Yep. That's pretty much how they all are. I think if the vise and saw both swiveled you would just rotate the entire the entire thing and not cut angle right?

    If you use a vise on a saw to miter angles, even at 45 degrees, you aren't holding onto much and you sure as hell aren't holding onto a shorter part.

    I don't believe there's any way you can make a vise hold parts well at much of an angle in a bandsaw. It just doesn't work. If you need a special angle you are going to be using clamps and guides to get it there. It's easy and you don't need a special saw to do it. Just a creative mind.

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    If you do the same size tube, you can build a cutting guide for the cutting wheel.

    Sent from my SM-G960U using Tapatalk

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    Quote Originally Posted by Econdron View Post
    I don't mean to be frugal, I just don't have a lot of money and don't want to finance equipment. Maybe $10K. Possibly more if it were something that I really felt like had a lot of value other than just cutting the unique angles. Floor space I could re-arrange if necessary, I have a good amount of floor space available.

    The biggest problem is that we only need to cut the angles on maybe 4 pieces, sometimes both sides, so maybe 8 cuts per job. Here's an example of one of the products we make (just the metal):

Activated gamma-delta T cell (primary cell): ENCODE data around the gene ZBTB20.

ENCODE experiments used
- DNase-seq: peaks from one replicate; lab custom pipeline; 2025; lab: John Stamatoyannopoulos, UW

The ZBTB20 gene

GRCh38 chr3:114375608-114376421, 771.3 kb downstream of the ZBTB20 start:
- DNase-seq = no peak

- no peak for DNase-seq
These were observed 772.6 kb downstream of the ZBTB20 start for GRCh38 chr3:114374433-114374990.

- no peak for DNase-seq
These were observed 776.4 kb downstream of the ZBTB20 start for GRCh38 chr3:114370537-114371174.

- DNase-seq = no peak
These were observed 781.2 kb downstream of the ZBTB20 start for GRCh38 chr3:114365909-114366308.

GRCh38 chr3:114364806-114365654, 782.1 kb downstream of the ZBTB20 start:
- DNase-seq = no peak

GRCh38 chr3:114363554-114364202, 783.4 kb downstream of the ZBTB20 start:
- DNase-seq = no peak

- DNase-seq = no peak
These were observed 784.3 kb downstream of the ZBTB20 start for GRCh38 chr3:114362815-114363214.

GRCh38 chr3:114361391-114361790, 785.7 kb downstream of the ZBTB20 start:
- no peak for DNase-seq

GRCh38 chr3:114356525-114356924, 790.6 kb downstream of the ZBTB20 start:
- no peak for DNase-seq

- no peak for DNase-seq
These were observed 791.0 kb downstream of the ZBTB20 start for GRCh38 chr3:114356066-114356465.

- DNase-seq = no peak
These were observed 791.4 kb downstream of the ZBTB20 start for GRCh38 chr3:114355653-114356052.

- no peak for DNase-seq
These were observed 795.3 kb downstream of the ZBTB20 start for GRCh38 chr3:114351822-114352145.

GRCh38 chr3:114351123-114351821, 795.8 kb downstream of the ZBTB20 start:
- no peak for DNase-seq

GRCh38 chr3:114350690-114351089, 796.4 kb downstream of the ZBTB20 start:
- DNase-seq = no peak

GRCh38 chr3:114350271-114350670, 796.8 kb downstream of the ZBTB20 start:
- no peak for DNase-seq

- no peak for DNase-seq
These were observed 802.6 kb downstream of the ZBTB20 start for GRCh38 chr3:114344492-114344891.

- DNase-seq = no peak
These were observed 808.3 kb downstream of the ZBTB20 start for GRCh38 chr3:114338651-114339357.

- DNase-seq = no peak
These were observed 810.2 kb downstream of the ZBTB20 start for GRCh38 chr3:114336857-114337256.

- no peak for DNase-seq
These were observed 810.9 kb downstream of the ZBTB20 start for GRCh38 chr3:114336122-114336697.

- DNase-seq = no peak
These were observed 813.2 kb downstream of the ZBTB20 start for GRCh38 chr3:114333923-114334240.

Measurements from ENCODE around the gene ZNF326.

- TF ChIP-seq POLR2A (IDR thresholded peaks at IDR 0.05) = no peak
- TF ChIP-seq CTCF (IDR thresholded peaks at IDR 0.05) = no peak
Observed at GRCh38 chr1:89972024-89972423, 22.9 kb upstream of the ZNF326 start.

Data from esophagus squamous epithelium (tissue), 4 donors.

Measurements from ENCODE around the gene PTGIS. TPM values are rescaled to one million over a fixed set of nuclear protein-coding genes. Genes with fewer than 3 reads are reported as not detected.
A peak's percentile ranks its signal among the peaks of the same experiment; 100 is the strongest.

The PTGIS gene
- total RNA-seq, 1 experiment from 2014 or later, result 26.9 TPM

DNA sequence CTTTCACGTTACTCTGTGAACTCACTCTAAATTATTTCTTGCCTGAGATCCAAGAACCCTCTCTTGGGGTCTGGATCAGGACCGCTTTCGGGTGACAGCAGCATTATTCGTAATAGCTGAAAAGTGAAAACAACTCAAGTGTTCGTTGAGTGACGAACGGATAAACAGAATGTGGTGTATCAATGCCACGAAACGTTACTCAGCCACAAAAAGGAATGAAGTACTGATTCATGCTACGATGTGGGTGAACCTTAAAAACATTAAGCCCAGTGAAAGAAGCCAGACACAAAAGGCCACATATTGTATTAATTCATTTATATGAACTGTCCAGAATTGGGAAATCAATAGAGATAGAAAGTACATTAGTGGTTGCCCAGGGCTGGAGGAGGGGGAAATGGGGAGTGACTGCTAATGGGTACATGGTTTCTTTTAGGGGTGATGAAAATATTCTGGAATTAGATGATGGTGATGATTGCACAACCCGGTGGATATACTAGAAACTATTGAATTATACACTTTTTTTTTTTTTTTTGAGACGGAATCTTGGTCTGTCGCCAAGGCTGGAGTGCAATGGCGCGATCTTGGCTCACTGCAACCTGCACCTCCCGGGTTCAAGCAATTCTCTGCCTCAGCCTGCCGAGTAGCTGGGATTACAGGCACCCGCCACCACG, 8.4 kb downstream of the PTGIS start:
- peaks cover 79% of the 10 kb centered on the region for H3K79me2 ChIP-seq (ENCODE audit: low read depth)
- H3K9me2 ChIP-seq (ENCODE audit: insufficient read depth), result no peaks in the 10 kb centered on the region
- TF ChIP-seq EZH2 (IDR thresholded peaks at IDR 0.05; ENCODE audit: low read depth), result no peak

criss-cross-base_5.jpg

    They're made to order, sometimes people will request something like 84" L x 27" H made from 4" square tubing, which would be a 20.4* cut. And it would only be on the long pieces, so 4 cuts total. The cutting wheels or Hypertherm are what we currently use, but we need to be pretty precise otherwise there's large gaps. On the example above, being off by 1 degree will leave 1/4" gap on one side.
    That's vertical bandsaw territory to me.

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    Doall made (and I have an instance of) a miter gauge with screw drive - so you set the angle and turn a crank to cut the workpiece. The doall piece is quite heavy - it mounts to the faced holes on the edge of the table.

    This is not frontier stuff - and for these quantities it should work OK. Might want to rig up a large support table so the operator doesn't have to hold up the long piece.

    So yes, Fish On has a point - contouring style vertical bandsaw (doall 2013v3 say...) with some aids....

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    Quote Originally Posted by bryan_machine View Post
    Doall made (and I have an instance of) a miter gauge with screw drive - so you set the angle and turn a crank to cut the workpiece. The doall piece is quite heavy - it mounts to the faced holes on the edge of the table.

    This is not frontier stuff - and for these quantities it should work OK. Might want to rig up a large support table so the operator doesn't have to hold up the long piece.